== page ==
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Raymund Paredes Understood Why High Standards Matter to Texas Students

The former UCLA English professor, who retired last month after 15 years as Texas’ higher education leader, understood that the path to college starts back in kindergarten or earlier.

Article by William McKenzie September 9, 2019 //   5 minute read

What you need to know about Raymund Paredes, the retiring Texas Higher Education Commissioner, is that the El Paso native held high the calling of attending college during an era when more and more people have started to wonder whether college is all it is cracked up to be.

His was never an easy task, especially with some of the resistance to college being tied up with states raising academic standards to keep pace with economies around the world that reward workers who master technologies and value knowledge, particularly in math and science. At the same time, the rising cost of college has placed a burden on many American students and their families.

Tirelessly, though, Paredes upheld post-secondary education, whether earning a degree from a community college or a traditional four-year university. Or from both. As he told the Dallas Morning News in an exit interview:

“When you transfer from a community college to university, we need to make sure the chances are extremely high that you are prepared to do rigorous university work. And that’s not always the case, now.”

The former UCLA English professor, who retired last month after 15 years as Texas’ higher education leader, knows that the path to college starts back in kindergarten or earlier. He advocated for state academic standards that connected from kindergarten thru 12th grade, recognizing that the hipbone needs to be connected to the leg-bone for classrooms to get students ready for higher education.

He made this point clear in an interview for the Bush Institute’s blog four years ago. As he looked back on his own days as a professor, he recalled that:

“I am not so far removed from the classroom that I can’t still recall my university students who couldn’t write very well, who had weak critical thinking skills. They had not been held to high level of expectations.”

Paredes often could be found in public debates pushing for rigorous classroom standards in the K-12 years. He took that message to state education leaders as well as state legislators. During contentious legislative quarrels, he calmly but doggedly pressed legislators to not weaken degree plans for high school students.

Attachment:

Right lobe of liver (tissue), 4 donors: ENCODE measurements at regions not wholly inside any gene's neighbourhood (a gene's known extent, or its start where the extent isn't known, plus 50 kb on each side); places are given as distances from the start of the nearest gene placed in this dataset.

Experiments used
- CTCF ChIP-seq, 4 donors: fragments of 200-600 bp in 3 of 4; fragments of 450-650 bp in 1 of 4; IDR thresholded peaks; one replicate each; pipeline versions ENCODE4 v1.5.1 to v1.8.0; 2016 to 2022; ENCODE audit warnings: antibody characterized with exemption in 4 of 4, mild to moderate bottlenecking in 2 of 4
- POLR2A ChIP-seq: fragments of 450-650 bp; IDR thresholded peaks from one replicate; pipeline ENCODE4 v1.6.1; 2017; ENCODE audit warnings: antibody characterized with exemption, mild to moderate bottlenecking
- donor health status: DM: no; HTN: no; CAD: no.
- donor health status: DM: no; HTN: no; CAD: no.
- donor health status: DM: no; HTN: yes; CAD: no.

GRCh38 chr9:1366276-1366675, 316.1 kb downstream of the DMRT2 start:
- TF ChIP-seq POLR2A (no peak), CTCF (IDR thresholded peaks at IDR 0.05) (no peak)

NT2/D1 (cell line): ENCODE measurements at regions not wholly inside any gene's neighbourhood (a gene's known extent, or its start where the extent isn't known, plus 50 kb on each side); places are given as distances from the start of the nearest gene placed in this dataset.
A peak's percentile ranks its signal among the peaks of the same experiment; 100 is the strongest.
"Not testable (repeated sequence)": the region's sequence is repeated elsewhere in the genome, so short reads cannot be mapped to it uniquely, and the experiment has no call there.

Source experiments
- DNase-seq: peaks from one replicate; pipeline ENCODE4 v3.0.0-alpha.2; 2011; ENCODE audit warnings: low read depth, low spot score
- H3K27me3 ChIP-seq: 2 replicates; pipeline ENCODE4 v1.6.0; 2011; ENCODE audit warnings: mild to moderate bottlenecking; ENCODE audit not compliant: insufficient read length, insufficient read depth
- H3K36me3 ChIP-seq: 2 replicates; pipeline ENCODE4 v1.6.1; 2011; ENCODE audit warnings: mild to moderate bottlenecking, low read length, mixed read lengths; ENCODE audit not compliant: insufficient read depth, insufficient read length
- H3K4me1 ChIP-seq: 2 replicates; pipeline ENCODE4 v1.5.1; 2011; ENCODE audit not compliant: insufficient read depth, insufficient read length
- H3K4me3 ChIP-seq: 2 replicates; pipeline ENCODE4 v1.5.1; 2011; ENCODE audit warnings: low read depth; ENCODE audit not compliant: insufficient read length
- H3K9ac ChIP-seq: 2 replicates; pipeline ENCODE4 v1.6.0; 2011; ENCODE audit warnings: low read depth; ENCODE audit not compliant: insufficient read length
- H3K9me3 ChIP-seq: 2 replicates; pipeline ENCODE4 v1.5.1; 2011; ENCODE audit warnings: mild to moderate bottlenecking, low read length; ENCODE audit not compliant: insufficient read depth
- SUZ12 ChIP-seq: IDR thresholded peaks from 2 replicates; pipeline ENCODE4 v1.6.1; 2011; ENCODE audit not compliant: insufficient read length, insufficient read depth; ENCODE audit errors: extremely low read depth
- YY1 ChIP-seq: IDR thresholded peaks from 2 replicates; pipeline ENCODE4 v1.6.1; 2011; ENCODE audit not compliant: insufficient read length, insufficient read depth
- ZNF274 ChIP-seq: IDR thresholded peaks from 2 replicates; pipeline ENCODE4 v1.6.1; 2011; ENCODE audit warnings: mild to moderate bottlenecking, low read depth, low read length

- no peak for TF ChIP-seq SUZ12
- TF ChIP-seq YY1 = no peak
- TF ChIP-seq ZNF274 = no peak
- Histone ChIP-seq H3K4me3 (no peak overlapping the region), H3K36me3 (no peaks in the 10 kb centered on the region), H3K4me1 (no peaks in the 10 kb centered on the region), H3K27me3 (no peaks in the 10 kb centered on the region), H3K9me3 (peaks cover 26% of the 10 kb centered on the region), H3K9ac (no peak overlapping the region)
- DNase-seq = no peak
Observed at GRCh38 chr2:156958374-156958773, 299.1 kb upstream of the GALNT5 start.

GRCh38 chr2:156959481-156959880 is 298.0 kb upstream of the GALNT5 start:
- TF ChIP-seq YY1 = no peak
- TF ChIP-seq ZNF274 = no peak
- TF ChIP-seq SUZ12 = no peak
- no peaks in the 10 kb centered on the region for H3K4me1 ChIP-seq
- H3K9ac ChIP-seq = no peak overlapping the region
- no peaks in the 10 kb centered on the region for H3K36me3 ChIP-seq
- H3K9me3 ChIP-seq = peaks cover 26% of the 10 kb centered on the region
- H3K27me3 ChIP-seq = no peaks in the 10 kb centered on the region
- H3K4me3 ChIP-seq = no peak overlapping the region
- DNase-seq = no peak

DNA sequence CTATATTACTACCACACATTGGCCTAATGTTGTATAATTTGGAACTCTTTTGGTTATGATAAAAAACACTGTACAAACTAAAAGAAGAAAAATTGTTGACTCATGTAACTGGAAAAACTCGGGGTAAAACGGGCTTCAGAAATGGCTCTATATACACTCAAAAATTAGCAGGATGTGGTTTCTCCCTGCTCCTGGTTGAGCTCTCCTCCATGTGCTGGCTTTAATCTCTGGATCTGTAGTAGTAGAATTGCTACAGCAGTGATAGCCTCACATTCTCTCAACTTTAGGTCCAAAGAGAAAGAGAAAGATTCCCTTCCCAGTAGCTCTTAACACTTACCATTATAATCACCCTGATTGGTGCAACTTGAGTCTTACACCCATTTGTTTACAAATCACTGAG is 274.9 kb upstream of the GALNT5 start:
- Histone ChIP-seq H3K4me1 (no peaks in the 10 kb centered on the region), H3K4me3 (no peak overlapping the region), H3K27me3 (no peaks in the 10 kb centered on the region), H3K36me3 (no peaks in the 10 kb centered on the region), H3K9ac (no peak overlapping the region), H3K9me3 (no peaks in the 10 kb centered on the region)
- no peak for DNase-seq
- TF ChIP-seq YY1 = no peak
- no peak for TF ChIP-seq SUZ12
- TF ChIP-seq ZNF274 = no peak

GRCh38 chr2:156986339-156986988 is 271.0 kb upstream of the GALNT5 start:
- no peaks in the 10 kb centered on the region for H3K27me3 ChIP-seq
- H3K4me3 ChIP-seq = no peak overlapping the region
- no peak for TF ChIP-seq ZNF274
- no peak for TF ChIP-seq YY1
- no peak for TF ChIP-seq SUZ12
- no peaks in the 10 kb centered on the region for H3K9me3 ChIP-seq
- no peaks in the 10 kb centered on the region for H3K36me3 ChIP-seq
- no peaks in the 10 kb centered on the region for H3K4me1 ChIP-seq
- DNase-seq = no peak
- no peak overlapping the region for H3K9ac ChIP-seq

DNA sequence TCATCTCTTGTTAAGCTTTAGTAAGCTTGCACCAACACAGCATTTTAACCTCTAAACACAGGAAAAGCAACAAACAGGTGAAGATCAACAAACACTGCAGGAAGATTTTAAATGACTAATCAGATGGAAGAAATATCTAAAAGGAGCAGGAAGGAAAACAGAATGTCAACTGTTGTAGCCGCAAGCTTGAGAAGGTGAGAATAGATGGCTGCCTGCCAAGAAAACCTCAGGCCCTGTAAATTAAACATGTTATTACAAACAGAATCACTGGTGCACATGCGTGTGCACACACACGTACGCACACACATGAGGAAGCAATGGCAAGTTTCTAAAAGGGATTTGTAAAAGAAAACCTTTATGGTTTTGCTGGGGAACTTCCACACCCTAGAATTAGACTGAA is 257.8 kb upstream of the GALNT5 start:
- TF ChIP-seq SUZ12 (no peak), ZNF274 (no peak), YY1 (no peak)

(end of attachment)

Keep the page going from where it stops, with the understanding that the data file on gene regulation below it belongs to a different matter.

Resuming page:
And he understood that annual independent exams are fundamental to knowing whether students are on track in their core subjects. They also are key to getting students the supports to get them on track — and keep them progressing. “We need evidence. We need evaluations at least once a year. We need to know where students are in their academic progress,” he told the Bush Institute four years ago.

Paredes wasn’t just focused on Texas getting more students into college. He also wanted them to get out of college. That emphasis is crucial in our state. As Texas 2036 noted in a recent blog post:

"By the Texas bicentennial in 2036, Texas will need more than 7 million new jobs to keep up with our population growth. And more than three-quarters of new U.S. jobs will soon require a two-year degree, four-year degree or nationally recognized credential or certificate. But right now, more than half of Texans between 25 and 34 have not completed any form of postsecondary education.”

Paredes championed the 60x30 initiative to meet that challenge. The Texas Higher Education Coordinating Board launched the effort in 2015, the goal of which is to get 60 percent of young Texans between the ages of 25-34 to earn some type of postsecondary credential by 2030.

On his way out, Paredes has continued to play the role of prophet. In that same Morning News interview, he once more challenged the assumption that too big an emphasis is being placed on college. Said the one-time fifth-grade teacher:

I get very concerned with some of these people who make the claim that we’re sending too many people to college. They don’t look at the data; that’s simply a ludicrous claim given the actual state of education in Texas.”

 One of the most concerning bits of data is that as few as 20 percent of students in some high schools are ready for college. So, it is hard indeed to persuasively argue that too many Texas students are being prepped for college. Raymund Paredes’ voice reminded the state of that fact — and why it is in Texas’ interest to have high academic standards and to make sure students are meeting them.

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